During October 1885 when Portugal ordered the Guedes Rifle from Steyr in Austria, the order also included 9,000 Kropatschek rifles, which would have indicated that they already saw the error of their ways by trying to introduce a single-shot rifle when the rest of the world was already equipping their armed forces with modern day designed bolt action rifles. The Kropatschek rifle was designed by Alfred Ritter von Kropatschek (January 30, 1838 – May 2, 1911). He was a general in the Austrian Army and arms designer responsible for rifles and revolvers and closely involved with Steyr who at that time was busy experimenting with designs for an 8mm cartridge based on the French 11mm Gras round. The Henry-Winchester system of carrying cartridges in a tube below the barrel where they compressed a spring which thrust them successively back into a carrier for individual loading in the chamber was a very successful design and was adopted by most of the important military nations in Europe. In the winter of 1880, Mauser applied this cartridge carrying principle to his original M71 Single Shot Rifle, a very important development as it permitted the use of standardized machinery and enabled the conversion of the single shot design to repeating-rifle design at a minimum cost. The Kropatschek design was an improvement on the Henry-Winchester design, specifically the design of the cartridge lifter from the tubular magazine and by all intents and purposes a superior design improvement on the M71/84 Mauser. Kropatschek’s main competitor was Mannlicher – the tubular magazine design versus the box magazine. This was also the one of the main drawbacks of the tubular magazine design. With the Carbine and Cavalry rifles the number of cartridges that could be loaded in the magazine became less, whereas the box magazine did not suffer from such drawbacks. The adoption of stripper clips significantly speeded up the loading process when soldiers were faced with prolonged gun battles.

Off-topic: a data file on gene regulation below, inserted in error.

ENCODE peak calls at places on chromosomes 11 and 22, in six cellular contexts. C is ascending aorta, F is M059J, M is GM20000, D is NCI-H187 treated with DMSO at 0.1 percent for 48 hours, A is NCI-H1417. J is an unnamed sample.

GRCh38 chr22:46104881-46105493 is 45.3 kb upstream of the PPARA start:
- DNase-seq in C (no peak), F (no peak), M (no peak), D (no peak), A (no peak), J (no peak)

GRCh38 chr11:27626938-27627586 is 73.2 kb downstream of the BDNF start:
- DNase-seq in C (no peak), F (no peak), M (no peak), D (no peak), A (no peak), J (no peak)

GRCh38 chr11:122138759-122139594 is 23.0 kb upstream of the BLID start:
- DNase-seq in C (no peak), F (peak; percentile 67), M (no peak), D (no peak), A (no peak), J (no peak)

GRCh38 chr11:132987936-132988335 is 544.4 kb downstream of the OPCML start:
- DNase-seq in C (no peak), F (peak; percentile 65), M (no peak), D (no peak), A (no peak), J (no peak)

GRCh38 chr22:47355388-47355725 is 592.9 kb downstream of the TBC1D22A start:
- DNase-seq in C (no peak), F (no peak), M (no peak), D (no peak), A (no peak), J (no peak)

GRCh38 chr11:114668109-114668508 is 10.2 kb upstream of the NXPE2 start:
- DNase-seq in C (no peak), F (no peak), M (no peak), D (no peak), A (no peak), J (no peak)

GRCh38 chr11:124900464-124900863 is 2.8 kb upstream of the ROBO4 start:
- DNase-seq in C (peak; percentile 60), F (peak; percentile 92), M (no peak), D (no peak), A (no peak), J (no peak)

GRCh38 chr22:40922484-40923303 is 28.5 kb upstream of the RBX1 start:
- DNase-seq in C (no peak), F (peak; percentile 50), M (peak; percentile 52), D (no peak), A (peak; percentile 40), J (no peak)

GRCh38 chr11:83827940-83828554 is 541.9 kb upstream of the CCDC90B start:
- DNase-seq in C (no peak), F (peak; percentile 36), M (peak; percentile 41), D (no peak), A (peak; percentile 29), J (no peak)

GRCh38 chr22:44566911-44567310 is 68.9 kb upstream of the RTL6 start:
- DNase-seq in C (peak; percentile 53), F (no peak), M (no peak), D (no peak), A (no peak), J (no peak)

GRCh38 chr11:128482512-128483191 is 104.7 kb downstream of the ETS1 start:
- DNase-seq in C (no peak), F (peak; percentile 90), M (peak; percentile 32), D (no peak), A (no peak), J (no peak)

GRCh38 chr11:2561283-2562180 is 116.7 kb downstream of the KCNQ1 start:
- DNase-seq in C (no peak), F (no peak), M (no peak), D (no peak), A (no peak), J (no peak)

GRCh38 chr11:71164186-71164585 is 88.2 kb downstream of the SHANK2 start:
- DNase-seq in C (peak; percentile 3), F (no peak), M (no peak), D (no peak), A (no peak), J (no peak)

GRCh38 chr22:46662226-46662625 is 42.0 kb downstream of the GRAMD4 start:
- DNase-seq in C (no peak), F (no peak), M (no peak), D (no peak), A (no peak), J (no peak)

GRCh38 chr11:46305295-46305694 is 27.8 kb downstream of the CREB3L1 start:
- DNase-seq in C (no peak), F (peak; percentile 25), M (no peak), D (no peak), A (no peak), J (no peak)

The first 8mm cartridges designed were black powder loadings and still had the original 60mm case length, but with the advent of smokeless powders, the case length was reduced to 56mm while still retaining the original OAL of the original Kropatschek/Guedes round.
From RSA CCA 216, this round came from the cleaning of the Mozambican arsenals during the early/mid 1990’s. It was reloaded with a shotgun primer
Dummy load with brass bullet
Turned brass case by SPANZ (South Pacific Ammunition Company New Zealand)